Haskell has been, for a number of years, a language that I have always wanted to dive into. I’ve heard it lauded as the language of “true hackers”, and it’s somewhat of a sign that you’ve made it as a developer if you can make sense of its terse syntax and seemingly arcane concepts. No mutation? No for-loops? What?! How do you get anything done in the language if it doesn’t have these most basic of control flow mechanisms?
Well, the other day I saw the following snippet as a way of generating the Fibonacci sequence in Haskell:
fibonacci = 1 : 1 : zipWith (+) fibonacci (tail fibonacci)
and I immediately knew that I needed Haskell in my life.
I didn’t even fully understand it on
first glance; at that point all I knew about Haskell was that spaces
were used for function application, rather than the more traditional
but already I could see the outline of what the solution
meant. The Fibonacci sequence is defined as
1, then the sum of
the previous number with the one before that, recursively. But that’s
exactly what the above code says. Even to the relatively untrained eye (mine)
we can kind of see that the code is telling us to start with two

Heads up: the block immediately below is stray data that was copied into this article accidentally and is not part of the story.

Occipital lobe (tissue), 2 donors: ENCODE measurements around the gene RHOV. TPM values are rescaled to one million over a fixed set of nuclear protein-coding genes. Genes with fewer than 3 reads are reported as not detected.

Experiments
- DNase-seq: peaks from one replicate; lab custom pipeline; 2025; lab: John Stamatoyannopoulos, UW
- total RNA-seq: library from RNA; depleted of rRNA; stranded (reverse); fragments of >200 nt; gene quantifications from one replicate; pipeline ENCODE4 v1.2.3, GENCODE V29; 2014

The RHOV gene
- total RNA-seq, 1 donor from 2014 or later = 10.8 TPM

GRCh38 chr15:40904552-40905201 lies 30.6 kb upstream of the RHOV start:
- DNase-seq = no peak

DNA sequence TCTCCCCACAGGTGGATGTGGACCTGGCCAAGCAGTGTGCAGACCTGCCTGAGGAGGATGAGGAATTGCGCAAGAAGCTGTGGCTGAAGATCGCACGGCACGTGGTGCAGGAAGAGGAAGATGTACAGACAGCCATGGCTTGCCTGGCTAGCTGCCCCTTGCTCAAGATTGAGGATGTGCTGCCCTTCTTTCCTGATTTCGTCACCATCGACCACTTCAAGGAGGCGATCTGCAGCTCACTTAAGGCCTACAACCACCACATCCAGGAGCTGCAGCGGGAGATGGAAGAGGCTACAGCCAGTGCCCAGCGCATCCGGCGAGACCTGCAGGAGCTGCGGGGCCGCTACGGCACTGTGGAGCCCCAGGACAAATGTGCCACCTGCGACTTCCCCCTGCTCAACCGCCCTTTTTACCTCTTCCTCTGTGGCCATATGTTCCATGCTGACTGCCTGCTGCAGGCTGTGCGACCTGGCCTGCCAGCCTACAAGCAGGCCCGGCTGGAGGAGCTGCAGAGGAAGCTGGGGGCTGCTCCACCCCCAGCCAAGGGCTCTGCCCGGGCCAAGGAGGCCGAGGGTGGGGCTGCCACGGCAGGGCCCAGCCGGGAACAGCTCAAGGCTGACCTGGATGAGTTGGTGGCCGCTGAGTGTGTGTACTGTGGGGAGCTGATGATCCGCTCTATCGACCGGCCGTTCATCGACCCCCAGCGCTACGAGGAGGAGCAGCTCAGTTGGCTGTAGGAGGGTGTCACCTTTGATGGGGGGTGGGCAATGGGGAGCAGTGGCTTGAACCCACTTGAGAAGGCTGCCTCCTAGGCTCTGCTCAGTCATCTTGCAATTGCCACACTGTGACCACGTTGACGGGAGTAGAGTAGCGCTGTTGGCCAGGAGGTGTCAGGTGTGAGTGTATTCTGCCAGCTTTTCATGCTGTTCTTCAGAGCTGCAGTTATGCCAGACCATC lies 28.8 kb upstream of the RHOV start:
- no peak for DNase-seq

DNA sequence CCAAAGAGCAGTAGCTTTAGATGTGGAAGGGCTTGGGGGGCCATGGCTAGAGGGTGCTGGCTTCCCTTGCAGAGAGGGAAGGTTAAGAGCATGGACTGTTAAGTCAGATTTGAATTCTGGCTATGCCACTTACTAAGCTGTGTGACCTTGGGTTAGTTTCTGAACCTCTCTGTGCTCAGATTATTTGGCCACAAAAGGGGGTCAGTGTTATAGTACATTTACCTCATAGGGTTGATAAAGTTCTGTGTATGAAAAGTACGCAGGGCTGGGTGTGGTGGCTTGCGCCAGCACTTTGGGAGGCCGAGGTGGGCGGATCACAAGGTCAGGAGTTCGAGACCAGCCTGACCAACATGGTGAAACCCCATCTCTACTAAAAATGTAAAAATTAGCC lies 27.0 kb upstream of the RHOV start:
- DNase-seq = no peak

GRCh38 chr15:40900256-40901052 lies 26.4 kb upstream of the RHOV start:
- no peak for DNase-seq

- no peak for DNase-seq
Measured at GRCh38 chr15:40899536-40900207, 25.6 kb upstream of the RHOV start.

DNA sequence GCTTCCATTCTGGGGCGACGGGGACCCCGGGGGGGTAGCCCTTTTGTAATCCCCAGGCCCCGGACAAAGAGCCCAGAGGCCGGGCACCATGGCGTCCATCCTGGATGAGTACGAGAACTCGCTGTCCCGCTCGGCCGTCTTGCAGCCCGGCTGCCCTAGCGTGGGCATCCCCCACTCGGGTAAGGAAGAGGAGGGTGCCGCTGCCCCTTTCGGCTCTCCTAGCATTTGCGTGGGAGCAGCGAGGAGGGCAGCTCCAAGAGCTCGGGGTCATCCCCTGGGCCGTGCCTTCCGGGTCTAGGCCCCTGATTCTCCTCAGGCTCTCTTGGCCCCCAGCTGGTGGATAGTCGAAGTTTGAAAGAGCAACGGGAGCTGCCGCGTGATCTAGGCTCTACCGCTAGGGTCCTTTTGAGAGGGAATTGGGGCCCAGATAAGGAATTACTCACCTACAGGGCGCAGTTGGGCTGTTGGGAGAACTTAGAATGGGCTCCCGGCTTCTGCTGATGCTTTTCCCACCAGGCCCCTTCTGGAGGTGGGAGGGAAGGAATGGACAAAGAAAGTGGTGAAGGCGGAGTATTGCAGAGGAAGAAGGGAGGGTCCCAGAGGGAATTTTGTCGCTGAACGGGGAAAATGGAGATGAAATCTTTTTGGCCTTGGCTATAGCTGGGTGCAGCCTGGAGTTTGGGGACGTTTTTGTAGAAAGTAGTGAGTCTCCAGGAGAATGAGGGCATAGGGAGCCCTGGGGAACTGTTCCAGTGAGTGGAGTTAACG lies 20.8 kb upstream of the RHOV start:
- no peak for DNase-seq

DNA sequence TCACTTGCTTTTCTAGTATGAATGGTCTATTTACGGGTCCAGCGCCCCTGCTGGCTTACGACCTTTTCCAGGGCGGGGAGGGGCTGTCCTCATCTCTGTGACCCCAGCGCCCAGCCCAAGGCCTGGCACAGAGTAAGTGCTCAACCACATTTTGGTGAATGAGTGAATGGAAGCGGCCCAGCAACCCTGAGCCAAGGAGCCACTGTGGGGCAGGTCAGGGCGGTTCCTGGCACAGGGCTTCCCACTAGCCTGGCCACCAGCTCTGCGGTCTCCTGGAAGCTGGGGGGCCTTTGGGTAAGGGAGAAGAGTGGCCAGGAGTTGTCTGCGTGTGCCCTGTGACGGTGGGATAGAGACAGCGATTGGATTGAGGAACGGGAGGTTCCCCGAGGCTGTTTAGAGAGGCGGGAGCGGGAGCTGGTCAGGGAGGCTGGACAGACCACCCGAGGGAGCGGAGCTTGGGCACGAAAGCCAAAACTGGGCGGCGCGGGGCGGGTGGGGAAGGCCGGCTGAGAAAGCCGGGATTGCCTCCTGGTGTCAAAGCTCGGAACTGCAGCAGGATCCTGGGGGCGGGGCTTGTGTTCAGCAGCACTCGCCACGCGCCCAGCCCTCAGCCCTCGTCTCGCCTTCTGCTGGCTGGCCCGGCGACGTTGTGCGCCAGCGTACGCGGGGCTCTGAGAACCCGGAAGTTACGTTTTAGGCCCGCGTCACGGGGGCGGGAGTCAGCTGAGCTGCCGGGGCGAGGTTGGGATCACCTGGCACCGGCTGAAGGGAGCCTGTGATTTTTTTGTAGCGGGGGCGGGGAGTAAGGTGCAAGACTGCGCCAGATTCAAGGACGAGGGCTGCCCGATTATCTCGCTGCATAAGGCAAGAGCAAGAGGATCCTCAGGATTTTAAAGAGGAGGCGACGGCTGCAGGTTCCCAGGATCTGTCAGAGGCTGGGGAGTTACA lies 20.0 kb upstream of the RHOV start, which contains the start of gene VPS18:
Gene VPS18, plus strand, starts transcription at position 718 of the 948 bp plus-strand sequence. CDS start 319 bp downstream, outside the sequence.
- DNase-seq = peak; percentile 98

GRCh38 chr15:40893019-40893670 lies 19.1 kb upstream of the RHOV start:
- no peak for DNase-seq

mash together the sequence we are currently building with itself (dropping
the first element) using
+ as the “mashing operator”.
Let’s contrast this to a least-effort implementation in Python that generates the same sequence:
def fibs(): x = y = 1 yield y while True: yield x x, y = x + y, x
This is, in my opinion, much harder to read than the Haskell version. I’m not exactly sure why; maybe it’s because the Haskell version is so terse that you can hold it all in your mind’s eye at once, or maybe it’s got something to do with the way our brains process recursion vs. mutating values. In any case this example was enough to hook me.
I devoured the sublime “Learn you a haskell for great good” in the space of about a week, although I’m sure it will take a while before I fully digest the meaning of, e.g., functors and applicative functors (even if the mathematical definition is trivial). I think it’s a testament to the quality of the exposition of this book that I was left with the distinct impression of having “got” monads after only a few readings (although I’m probably way off the mark). I’m not going to fall into the “monads are like burritos” trap, though; as far as I can tell, they appear to be just a particularly useful design pattern, and I am by far not the first person to draw this conclusion.
My next step in Haskell is going to be to tackle a small project of very limited scope, to see if I can write anything beyond tutorial code; should be fun!